For the most part, on weekdays, you just tuck in and eat, often alone. In almost all human societies, past and present, eating is a communal affair and loaded with significance to do with politics, religion, status and gender and kinship relationships. In Indonesia, meals are traditionally eaten without utensils whilst sitting on a mat on the floor. In this sense, the indigenous Javanese traditions are similar to the indigenous traditions of the other countries of Southeast Asia. But Indonesia is also a highly populated and urban nation. In cities, lunch can be a quick food hall meal, or eaten on stools outside food carts in cities, towns, and villages. There is no ceremony, just getting some food into your stomach during your lunch break!
Of course, you don’t need to wait for meal-times when you need a snack! The two most common Indonesia street food snacks in Java are kue and gorengan. Both words can be used to mean “snack.” Kue lempur is glutinous rice wrapped in a banana leaf. Inside the rice are different fillings including fish and chicken. The scent of the banana leaf infuses the dish. Gorengan refers to a fried fritter that often uses vegetables as its base. And of course, everywhere you go there is nasi goreng, Indonesian fried rice topped with a fried egg.
The complete opposite of the solitary and unfussy meals of daily life is the ritualistic Slamatan. This is a ritual that occurs each time something significant occurs for a family or an individual. Marriage, moving house, funerals, significant birthdays, new jobs or promotions and births might all call for a Slamatan. Communal eating at significant times bonds communities together and it is often a sign of the status of the person giving the ritual feast. That’s not quite what happens in Indonesia though! To begin with, there is secrecy about the fact that Slamatan is about to occur. If your neighbors are holding a Slamatan because they have just moved into the neighborhood, someone, often a child, will come to your house and tell you that you’re invited to a Slamatan in twenty minutes. You need to rush right over BUT only if you are an adult male. Women and children do not attend Slamatan.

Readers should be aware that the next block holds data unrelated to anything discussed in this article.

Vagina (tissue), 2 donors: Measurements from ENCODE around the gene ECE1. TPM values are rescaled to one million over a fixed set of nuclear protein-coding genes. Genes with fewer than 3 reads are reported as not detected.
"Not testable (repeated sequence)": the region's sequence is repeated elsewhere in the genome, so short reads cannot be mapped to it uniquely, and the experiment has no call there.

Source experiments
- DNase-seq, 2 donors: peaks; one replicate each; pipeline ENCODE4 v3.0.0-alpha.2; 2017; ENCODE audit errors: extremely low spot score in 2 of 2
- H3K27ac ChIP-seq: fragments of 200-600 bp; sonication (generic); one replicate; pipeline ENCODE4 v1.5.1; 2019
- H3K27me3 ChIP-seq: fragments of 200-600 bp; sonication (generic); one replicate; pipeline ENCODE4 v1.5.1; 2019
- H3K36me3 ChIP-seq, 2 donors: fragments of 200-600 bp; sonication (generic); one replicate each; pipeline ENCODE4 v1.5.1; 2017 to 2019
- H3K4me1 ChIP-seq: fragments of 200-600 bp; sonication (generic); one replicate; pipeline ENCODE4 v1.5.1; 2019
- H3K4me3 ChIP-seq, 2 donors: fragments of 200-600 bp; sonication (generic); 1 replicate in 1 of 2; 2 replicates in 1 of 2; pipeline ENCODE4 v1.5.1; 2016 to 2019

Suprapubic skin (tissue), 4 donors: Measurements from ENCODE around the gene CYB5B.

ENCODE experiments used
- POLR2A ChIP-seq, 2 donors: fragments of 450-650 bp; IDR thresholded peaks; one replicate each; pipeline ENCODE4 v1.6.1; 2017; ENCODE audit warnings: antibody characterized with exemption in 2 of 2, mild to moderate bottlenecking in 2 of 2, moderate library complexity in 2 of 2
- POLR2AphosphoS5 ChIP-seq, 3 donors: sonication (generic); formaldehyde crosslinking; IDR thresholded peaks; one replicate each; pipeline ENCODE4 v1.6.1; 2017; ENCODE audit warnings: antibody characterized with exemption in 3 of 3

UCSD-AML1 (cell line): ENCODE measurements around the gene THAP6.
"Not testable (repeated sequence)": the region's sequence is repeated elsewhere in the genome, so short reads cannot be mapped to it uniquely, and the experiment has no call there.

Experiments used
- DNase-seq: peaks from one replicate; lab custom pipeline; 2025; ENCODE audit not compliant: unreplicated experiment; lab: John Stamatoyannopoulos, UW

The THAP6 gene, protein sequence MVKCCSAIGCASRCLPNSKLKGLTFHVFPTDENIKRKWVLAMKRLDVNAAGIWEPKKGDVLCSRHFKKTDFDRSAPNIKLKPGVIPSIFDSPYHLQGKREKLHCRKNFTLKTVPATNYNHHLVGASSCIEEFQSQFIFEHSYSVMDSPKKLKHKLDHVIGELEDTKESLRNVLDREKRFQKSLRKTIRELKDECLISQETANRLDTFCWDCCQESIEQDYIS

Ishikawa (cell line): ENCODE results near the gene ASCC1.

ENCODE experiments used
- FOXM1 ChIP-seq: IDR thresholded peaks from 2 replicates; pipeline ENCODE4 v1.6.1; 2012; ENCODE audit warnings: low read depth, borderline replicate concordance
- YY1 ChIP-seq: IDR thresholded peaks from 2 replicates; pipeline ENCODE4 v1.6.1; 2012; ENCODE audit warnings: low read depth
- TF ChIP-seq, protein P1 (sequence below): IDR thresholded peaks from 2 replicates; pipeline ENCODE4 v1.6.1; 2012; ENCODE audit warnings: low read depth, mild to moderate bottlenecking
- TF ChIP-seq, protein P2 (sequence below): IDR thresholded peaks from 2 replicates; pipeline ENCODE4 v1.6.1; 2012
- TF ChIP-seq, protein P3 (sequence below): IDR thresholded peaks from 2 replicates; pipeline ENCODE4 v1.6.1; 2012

There are often one or more quite formal speeches that explain the reason for the Slamatan and the significance of the dishes chosen. Tempung, which is yellow rice served in the shape of a cone, is the one required staple for a Slamatan. The food prepared for the men attending the ritual feast was once laid out for people to help themselves but these days it is often a table that contains disposable cardboard boxes that hold individual portions of the Slamatan meal. The unusual thing about the meal is that the participants then eat quietly, in silence, and after a few minutes, they stand up and leave the house, taking the food back home with them!
This ritual is becoming less formal and lavish, but it persists in busy modern lives. In fact, you can even order online a traditional Slamatan meal and have it delivered in the quantities you need!
The enduring nature of the Slamatan tells us that it remains important for Indonesian men to gather to eat together in order to mark all the important occasions and small wins in everyday life. As they always have, Indonesian women remain partially hidden behind screens able to peek at the Slamatan and having done the hard work of preparing the feast. This tells us that the gender division reinforced by their Islamic faith also persists as a dominant organizing principle of everyday life.
When the anthropologist Clifford Geertz first wrote about the Slamatan ritual, he naturally focussed upon the “action,” that is, the things the men were doing! Eventually, female anthropologists began to work on the Slamatan ritual in Java and began documenting what they saw as the “whole” ritual – the gathering of ingredients, preparation, serving and the women watching the men eat the meal they had cooked through bamboo slatted walls. This gave a more balanced understanding of how the whole community came together to mark important occasions.
I love that food remains central to all celebrations about the happy occurrences in Javanese life, but it is also fascinating to learn about the different ways Indonesian people interact with food and use food as part of their everyday private and public lives.
Once you’ve tried Javanese food, you’ll also want to try some Indonesian food recipes! This book is written by two of the most accomplished chefs in Indonesia. The recipes are for those with little cooking experience and the flavors are authentic.
Further Links and Information
For a comprehensive post about the spectacular and must-see premier Indonesian temple, see the world’s largest Buddhist temple, Borobodur here
More detailed information on how to book transport, airfares, accommodation and travel insurance is available on my Travel Resources page
Planning travel to Southeast Asia? See my detailed travel planning guides for Myanmar here.
And for a comprehensive guide on how to visit the Shwedagon Pagoda and what it all means, see my post here: Shwedagon Pagoda: The Best Pagoda in Myanmar